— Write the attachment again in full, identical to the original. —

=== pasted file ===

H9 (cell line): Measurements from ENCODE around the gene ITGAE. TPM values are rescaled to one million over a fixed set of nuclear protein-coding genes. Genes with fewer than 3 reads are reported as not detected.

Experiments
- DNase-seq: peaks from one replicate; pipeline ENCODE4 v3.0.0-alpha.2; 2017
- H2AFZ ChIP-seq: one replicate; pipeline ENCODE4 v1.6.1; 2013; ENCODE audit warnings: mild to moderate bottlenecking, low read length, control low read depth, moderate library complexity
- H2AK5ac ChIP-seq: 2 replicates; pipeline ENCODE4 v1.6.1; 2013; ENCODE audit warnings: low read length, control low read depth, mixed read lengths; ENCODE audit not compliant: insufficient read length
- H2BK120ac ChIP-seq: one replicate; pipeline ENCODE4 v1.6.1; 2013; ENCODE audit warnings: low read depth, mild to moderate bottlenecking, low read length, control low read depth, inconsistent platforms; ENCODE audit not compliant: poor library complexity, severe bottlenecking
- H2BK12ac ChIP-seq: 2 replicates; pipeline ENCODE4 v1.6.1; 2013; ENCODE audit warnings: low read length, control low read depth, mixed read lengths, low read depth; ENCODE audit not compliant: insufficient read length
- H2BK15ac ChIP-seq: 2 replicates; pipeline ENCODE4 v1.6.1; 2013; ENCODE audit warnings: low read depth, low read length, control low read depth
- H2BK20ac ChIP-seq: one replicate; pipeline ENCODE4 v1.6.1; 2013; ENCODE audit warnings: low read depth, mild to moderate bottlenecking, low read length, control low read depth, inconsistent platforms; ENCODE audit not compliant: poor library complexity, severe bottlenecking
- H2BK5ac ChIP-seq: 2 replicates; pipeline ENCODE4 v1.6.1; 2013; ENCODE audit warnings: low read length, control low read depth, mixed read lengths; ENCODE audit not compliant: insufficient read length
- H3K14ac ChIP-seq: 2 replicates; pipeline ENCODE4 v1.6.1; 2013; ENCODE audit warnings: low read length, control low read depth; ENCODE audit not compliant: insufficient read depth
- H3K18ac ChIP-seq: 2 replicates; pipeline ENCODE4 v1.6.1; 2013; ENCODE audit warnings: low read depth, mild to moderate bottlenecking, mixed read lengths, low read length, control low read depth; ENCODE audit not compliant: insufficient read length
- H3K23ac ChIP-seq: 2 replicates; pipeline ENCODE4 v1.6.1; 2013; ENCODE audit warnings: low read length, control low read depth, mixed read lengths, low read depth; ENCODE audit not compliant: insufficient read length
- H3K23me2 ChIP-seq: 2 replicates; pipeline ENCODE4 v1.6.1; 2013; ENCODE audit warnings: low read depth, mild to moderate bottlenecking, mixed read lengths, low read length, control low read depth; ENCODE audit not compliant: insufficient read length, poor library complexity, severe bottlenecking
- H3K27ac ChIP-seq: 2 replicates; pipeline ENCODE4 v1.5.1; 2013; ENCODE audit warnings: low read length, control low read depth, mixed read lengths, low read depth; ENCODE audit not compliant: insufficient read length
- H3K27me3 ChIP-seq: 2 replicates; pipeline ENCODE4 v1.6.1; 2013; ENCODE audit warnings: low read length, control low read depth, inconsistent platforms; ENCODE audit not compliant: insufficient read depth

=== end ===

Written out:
H9 (cell line): Measurements from ENCODE around the gene ITGAE. TPM values are rescaled to one million over a fixed set of nuclear protein-coding genes. Genes with fewer than 3 reads are reported as not detected.

Experiments
- DNase-seq: peaks from one replicate; pipeline ENCODE4 v3.0.0-alpha.2; 2017
- H2AFZ ChIP-seq: one replicate; pipeline ENCODE4 v1.6.1; 2013; ENCODE audit warnings: mild to moderate bottlenecking, low read length, control low read depth, moderate library complexity
- H2AK5ac ChIP-seq: 2 replicates; pipeline ENCODE4 v1.6.1; 2013; ENCODE audit warnings: low read length, control low read depth, mixed read lengths; ENCODE audit not compliant: insufficient read length
- H2BK120ac ChIP-seq: one replicate; pipeline ENCODE4 v1.6.1; 2013; ENCODE audit warnings: low read depth, mild to moderate bottlenecking, low read length, control low read depth, inconsistent platforms; ENCODE audit not compliant: poor library complexity, severe bottlenecking
- H2BK12ac ChIP-seq: 2 replicates; pipeline ENCODE4 v1.6.1; 2013; ENCODE audit warnings: low read length, control low read depth, mixed read lengths, low read depth; ENCODE audit not compliant: insufficient read length
- H2BK15ac ChIP-seq: 2 replicates; pipeline ENCODE4 v1.6.1; 2013; ENCODE audit warnings: low read depth, low read length, control low read depth
- H2BK20ac ChIP-seq: one replicate; pipeline ENCODE4 v1.6.1; 2013; ENCODE audit warnings: low read depth, mild to moderate bottlenecking, low read length, control low read depth, inconsistent platforms; ENCODE audit not compliant: poor library complexity, severe bottlenecking
- H2BK5ac ChIP-seq: 2 replicates; pipeline ENCODE4 v1.6.1; 2013; ENCODE audit warnings: low read length, control low read depth, mixed read lengths; ENCODE audit not compliant: insufficient read length
- H3K14ac ChIP-seq: 2 replicates; pipeline ENCODE4 v1.6.1; 2013; ENCODE audit warnings: low read length, control low read depth; ENCODE audit not compliant: insufficient read depth
- H3K18ac ChIP-seq: 2 replicates; pipeline ENCODE4 v1.6.1; 2013; ENCODE audit warnings: low read depth, mild to moderate bottlenecking, mixed read lengths, low read length, control low read depth; ENCODE audit not compliant: insufficient read length
- H3K23ac ChIP-seq: 2 replicates; pipeline ENCODE4 v1.6.1; 2013; ENCODE audit warnings: low read length, control low read depth, mixed read lengths, low read depth; ENCODE audit not compliant: insufficient read length
- H3K23me2 ChIP-seq: 2 replicates; pipeline ENCODE4 v1.6.1; 2013; ENCODE audit warnings: low read depth, mild to moderate bottlenecking, mixed read lengths, low read length, control low read depth; ENCODE audit not compliant: insufficient read length, poor library complexity, severe bottlenecking
- H3K27ac ChIP-seq: 2 replicates; pipeline ENCODE4 v1.5.1; 2013; ENCODE audit warnings: low read length, control low read depth, mixed read lengths, low read depth; ENCODE audit not compliant: insufficient read length
- H3K27me3 ChIP-seq: 2 replicates; pipeline ENCODE4 v1.6.1; 2013; ENCODE audit warnings: low read length, control low read depth, inconsistent platforms; ENCODE audit not compliant: insufficient read depth